PDO_MYSQL is a driver that implements the PHP Data Objects (PDO) interface to enable access from PHP to MySQL 3.x, 4.x and 5.x databases.
PDO_MYSQL will take advantage of native prepared statement support present in MySQL 4.1 and higher. If you're using an older version of the mysql client libraries, PDO will emulate them for you.
Beware: Some MySQL table types (storage engines) do not support transactions. When writing transactional database code using a table type that does not support transactions, MySQL will pretend that a transaction was initiated successfully. In addition, any DDL queries issued will implicitly commit any pending transactions.
The constants below are defined by this driver, and will only be available when the extension has been either compiled into PHP or dynamically loaded at runtime. In addition, these driver-specific constants should only be used if you are using this driver. Using mysql-specific attributes with the postgres driver may result in unexpected behaviour. PDO::getAttribute() may be used to obtain the PDO_ATTR_DRIVER_NAME attribute to check the driver, if your code can run against multiple drivers.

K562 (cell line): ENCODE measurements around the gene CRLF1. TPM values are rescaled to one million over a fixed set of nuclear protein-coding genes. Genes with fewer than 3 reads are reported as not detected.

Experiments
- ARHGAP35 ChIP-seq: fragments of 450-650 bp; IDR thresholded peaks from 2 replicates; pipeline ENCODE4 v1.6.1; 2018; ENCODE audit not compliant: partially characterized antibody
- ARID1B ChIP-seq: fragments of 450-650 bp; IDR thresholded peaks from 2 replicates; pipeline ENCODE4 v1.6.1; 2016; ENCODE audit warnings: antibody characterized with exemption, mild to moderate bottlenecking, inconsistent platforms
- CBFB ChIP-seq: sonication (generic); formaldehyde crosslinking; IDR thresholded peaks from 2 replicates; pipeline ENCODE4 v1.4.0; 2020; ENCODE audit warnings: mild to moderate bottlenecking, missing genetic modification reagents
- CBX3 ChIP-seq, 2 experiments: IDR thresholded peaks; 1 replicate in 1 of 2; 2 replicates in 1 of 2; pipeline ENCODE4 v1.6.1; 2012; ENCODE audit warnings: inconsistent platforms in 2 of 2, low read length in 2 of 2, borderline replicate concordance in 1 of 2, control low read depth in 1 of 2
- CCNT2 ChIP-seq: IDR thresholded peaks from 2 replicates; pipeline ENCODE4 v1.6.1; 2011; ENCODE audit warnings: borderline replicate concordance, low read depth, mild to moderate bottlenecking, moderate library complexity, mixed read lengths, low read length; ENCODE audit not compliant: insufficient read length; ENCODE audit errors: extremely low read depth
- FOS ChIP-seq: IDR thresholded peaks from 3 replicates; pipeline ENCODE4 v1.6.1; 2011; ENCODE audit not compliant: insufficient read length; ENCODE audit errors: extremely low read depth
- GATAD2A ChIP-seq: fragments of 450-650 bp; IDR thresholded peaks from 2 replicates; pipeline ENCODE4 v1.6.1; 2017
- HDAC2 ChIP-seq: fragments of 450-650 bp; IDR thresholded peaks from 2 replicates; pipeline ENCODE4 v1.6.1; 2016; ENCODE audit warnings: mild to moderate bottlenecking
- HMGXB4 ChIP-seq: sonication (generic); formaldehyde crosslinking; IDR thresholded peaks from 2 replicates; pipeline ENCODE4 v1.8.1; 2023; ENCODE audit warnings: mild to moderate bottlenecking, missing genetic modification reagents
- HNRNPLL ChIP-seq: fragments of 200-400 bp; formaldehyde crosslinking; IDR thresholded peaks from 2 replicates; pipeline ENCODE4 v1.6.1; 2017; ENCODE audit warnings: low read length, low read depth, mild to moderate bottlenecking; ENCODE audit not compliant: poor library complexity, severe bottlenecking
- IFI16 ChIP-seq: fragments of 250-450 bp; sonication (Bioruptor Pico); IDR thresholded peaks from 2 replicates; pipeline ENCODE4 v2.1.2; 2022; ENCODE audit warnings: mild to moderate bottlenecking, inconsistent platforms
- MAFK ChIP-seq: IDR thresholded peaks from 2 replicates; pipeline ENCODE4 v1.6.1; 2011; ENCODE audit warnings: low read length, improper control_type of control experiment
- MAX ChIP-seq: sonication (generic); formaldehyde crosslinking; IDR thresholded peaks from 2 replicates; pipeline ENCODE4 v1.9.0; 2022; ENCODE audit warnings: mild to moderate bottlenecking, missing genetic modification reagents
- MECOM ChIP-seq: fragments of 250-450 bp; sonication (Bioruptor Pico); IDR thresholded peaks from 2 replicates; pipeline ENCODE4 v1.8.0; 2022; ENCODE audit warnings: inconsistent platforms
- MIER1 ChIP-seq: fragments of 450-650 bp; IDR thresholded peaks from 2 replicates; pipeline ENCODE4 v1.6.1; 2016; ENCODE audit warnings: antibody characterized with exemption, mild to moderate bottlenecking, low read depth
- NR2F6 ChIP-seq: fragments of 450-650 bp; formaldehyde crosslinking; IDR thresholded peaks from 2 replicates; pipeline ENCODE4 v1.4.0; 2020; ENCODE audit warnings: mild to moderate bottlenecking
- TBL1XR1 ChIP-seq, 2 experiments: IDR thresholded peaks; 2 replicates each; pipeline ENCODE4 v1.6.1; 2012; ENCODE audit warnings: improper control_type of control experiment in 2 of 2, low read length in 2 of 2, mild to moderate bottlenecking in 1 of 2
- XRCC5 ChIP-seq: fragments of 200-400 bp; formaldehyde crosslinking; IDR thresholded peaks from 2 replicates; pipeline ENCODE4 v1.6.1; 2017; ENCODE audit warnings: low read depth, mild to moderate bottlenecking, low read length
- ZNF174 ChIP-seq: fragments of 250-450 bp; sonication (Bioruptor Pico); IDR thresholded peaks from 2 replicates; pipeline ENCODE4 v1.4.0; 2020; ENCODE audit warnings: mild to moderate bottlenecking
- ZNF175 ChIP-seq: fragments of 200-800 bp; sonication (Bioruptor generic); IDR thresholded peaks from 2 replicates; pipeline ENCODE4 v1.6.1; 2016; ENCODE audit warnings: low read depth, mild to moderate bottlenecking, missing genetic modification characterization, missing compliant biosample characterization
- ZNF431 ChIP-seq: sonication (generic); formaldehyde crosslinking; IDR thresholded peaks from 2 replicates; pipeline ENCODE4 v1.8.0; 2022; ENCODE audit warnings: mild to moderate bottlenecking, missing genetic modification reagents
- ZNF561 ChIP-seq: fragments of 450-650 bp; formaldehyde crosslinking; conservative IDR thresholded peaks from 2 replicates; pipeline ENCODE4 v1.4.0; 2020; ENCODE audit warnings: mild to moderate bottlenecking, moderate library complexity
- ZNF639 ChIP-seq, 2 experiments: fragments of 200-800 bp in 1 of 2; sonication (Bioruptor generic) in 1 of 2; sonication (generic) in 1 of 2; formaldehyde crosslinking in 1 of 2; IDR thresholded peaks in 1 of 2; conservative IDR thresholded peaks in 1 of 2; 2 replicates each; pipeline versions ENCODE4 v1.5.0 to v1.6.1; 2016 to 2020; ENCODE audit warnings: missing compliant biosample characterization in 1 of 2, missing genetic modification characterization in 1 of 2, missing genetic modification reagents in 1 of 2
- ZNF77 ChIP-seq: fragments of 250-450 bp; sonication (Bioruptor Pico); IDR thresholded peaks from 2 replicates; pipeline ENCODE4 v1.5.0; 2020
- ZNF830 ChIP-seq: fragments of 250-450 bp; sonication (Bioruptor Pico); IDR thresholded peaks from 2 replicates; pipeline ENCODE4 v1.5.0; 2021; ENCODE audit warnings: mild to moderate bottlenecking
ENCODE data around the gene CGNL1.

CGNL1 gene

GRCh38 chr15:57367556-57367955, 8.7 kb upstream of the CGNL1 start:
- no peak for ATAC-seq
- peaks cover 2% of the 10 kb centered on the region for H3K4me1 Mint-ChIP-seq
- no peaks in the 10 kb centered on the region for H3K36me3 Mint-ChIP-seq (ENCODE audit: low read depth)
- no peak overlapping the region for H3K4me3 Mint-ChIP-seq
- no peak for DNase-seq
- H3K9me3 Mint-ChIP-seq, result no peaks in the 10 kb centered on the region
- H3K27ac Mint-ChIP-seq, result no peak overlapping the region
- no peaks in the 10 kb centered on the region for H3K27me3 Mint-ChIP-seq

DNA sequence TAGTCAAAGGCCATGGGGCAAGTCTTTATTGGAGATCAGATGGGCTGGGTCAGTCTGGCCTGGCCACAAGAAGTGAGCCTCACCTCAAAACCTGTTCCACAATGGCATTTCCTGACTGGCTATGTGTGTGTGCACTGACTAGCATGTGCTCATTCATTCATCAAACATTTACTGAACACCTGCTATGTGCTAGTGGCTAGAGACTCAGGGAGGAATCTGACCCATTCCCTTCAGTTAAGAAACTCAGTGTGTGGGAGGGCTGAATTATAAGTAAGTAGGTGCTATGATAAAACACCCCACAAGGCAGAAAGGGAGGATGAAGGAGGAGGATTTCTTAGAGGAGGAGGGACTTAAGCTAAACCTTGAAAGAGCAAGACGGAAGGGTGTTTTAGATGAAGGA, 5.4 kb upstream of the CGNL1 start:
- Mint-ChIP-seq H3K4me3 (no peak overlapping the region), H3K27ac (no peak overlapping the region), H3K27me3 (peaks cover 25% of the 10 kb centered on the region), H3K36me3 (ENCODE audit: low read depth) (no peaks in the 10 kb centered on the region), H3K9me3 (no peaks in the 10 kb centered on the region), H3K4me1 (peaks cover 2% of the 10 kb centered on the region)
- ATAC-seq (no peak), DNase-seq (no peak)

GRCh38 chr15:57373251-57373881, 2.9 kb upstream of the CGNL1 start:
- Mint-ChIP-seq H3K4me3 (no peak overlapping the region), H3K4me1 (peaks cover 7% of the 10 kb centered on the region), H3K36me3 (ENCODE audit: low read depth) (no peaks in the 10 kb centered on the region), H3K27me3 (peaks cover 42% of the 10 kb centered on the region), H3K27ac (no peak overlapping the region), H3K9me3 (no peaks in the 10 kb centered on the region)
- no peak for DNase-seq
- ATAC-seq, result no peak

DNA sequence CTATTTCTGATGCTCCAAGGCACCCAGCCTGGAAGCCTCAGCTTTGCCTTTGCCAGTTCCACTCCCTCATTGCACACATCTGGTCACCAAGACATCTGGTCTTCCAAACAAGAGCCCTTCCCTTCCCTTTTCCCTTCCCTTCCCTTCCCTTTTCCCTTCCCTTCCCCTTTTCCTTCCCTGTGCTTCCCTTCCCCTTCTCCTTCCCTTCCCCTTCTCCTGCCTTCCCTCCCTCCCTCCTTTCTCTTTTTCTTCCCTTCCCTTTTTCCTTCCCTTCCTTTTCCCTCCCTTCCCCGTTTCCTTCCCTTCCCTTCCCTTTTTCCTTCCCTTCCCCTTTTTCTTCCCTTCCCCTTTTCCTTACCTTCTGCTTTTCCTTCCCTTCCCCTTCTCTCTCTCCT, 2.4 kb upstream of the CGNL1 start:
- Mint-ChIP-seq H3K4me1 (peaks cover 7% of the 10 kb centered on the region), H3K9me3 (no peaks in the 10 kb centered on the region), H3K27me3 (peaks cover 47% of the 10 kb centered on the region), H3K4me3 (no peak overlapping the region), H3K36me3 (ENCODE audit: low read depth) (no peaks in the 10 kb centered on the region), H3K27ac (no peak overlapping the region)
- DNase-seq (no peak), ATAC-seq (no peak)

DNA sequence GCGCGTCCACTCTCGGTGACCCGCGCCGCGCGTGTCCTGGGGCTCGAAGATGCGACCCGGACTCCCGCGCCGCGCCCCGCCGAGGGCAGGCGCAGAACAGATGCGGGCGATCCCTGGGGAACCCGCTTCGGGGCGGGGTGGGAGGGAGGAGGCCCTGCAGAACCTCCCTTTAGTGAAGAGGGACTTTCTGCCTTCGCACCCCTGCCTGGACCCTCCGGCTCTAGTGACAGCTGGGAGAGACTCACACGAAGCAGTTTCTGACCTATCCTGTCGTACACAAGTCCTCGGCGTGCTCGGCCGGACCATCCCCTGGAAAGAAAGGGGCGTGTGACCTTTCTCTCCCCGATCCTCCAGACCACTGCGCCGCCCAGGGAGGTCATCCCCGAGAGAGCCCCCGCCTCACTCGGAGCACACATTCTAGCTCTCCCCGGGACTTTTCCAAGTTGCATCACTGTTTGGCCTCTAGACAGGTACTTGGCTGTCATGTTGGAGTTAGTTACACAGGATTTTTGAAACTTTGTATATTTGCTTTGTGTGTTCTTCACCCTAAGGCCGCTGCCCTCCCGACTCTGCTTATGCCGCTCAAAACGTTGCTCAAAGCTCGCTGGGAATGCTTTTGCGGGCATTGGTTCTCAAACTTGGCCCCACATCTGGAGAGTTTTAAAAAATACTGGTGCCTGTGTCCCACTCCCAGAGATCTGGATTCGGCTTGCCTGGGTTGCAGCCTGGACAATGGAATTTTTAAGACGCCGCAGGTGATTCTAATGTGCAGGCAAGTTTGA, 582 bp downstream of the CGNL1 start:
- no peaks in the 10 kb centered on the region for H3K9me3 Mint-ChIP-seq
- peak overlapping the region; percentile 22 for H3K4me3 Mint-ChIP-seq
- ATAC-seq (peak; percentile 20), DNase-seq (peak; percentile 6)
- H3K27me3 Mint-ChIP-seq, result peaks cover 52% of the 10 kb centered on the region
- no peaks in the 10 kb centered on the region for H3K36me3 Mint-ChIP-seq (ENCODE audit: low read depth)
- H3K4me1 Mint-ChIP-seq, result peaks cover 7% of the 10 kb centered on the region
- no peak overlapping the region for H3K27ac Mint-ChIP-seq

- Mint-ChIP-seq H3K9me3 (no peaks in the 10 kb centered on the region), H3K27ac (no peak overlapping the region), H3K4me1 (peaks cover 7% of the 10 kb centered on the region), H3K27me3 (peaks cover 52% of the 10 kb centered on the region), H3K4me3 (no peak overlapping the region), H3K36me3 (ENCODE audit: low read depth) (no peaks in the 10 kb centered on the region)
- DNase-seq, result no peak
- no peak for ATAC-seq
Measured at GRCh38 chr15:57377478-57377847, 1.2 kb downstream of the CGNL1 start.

If this attribute is set to TRUE on a PDOStatement, the MySQL driver will use the buffered versions of the MySQL API. If you're writing portable code, you should use PDOStatement::fetchAll() instead.
Example 1. Forcing queries to be buffered in mysql
Enable LOAD LOCAL INFILE.
Command to execute when connecting to the MySQL server. Will automatically be re-executed when reconnecting.
Read options from the named option file instead of from my.cnf.
Read options from the named group from my.cnf or the file specified with MYSQL_READ_DEFAULT_FILE.
Maximum buffer size. Defaults to 1 MiB.
Perform direct queries, don't use prepared statements.